We are surrounded by water.
Generations of Atlantic Canadians have fished in it, played in it and admired it, but I wonder how much thought we’ve given to the moon’s influence on it?
Of course, we know about the tides: they come and go four times a day, but is there more?
The other day, a viewer called to ask about tides. He said he heard someone say that the spring tides had nothing to do with the spring season.
That sounds silly, but it’s absolutely true. The term refers to the action of the seas springing out and then springing back. A spring tide is a tide during which the difference between high and low tide is the greatest. We’ve come to know that this happens during the full moon phase, but did you know that it happens during the new moon too?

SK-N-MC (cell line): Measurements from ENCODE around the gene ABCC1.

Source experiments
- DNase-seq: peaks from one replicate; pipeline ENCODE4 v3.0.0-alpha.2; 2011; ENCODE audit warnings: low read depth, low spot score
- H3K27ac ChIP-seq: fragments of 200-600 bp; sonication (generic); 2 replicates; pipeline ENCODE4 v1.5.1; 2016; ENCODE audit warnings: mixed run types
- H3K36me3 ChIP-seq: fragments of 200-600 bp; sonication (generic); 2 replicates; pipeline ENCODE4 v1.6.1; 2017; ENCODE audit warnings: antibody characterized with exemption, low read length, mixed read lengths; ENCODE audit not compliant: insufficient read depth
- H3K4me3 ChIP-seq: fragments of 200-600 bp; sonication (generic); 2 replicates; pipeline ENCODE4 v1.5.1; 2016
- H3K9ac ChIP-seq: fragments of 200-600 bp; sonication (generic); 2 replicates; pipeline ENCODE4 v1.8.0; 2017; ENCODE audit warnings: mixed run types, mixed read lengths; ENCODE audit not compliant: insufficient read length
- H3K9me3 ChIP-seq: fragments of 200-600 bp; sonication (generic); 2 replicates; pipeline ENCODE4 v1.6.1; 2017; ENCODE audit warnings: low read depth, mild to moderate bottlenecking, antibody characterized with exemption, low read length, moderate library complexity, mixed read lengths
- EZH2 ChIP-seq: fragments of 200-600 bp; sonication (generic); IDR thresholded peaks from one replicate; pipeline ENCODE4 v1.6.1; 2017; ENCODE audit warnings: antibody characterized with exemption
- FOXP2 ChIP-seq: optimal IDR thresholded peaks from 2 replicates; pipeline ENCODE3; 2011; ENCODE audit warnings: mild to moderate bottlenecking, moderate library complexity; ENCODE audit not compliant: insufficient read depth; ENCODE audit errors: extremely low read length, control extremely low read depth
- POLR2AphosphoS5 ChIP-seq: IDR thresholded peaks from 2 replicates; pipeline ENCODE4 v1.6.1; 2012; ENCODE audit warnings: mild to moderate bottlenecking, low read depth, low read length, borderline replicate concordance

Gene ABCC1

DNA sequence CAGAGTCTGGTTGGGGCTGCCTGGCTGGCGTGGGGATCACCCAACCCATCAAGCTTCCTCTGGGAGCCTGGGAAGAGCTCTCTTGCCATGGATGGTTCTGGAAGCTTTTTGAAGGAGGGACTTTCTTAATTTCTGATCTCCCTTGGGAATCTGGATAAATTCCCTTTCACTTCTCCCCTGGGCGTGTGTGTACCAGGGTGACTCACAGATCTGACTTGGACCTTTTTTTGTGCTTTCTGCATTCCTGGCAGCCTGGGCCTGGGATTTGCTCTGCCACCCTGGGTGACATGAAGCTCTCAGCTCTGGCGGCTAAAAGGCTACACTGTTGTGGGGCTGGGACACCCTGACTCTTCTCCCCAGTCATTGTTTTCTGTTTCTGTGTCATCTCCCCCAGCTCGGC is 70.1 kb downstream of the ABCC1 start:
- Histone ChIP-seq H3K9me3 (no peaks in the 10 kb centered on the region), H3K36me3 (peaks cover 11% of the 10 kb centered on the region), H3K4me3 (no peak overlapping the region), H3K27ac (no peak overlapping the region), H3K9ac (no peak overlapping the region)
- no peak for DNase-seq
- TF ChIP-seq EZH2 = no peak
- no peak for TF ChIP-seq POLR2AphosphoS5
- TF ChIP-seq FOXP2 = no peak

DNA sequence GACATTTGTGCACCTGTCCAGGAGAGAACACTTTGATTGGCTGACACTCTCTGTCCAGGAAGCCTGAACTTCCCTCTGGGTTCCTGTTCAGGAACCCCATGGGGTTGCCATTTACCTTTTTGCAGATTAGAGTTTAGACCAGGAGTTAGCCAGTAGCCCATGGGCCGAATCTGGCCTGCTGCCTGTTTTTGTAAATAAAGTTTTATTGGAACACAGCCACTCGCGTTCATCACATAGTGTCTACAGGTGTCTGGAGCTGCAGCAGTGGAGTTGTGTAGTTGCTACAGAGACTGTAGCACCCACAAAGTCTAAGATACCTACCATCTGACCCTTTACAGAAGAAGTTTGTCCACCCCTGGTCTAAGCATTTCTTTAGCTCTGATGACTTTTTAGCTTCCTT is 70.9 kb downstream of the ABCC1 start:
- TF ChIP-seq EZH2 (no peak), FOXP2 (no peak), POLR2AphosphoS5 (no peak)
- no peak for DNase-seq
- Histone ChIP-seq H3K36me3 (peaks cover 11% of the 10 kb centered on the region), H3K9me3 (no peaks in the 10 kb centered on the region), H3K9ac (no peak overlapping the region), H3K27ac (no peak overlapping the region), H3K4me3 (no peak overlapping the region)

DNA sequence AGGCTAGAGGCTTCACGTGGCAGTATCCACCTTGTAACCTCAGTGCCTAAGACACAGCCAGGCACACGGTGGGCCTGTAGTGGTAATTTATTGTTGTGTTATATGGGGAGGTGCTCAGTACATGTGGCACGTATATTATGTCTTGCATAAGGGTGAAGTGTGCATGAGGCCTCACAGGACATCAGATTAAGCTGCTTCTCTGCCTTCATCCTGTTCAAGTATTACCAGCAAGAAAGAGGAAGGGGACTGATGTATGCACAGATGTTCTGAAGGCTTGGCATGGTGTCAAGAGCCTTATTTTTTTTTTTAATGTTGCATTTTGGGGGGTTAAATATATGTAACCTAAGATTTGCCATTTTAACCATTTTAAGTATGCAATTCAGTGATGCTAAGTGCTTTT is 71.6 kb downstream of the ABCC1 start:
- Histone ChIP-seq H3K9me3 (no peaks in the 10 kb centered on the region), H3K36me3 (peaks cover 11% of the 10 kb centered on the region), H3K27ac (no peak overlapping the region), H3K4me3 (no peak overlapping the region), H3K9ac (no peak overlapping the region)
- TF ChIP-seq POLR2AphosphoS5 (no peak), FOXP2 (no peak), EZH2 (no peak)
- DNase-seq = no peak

Spring tides occur when the moon is either full or new because the sun, the moon, and the Earth are aligned. When this is the case, their collective gravitational pull on the Earth's water is strengthened. Higher tides occur during these moon phases because the sun also exerts a gravitational pull on our oceans, although it is only 46 per cent as strong as the moon’s
A week later, during either of the two quarter moon phases, when the sun and moon are at right angles to each other and their tidal influences partially cancel each other out,
“neap” tides occur, and the tidal range is minimal.
The highest high tide and the lowest low tide do not happen on the date of the full or new moon. Because the oceans take a bit of time to catch up to the geometry of the moon, spring and neap tides usually occur about a day after the respective lunar cycles.
This month's new moon phase is May 15, so we can expect spring tides May 16 and 17.
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Cindy Day is the chief meteorologist for SaltWire Network.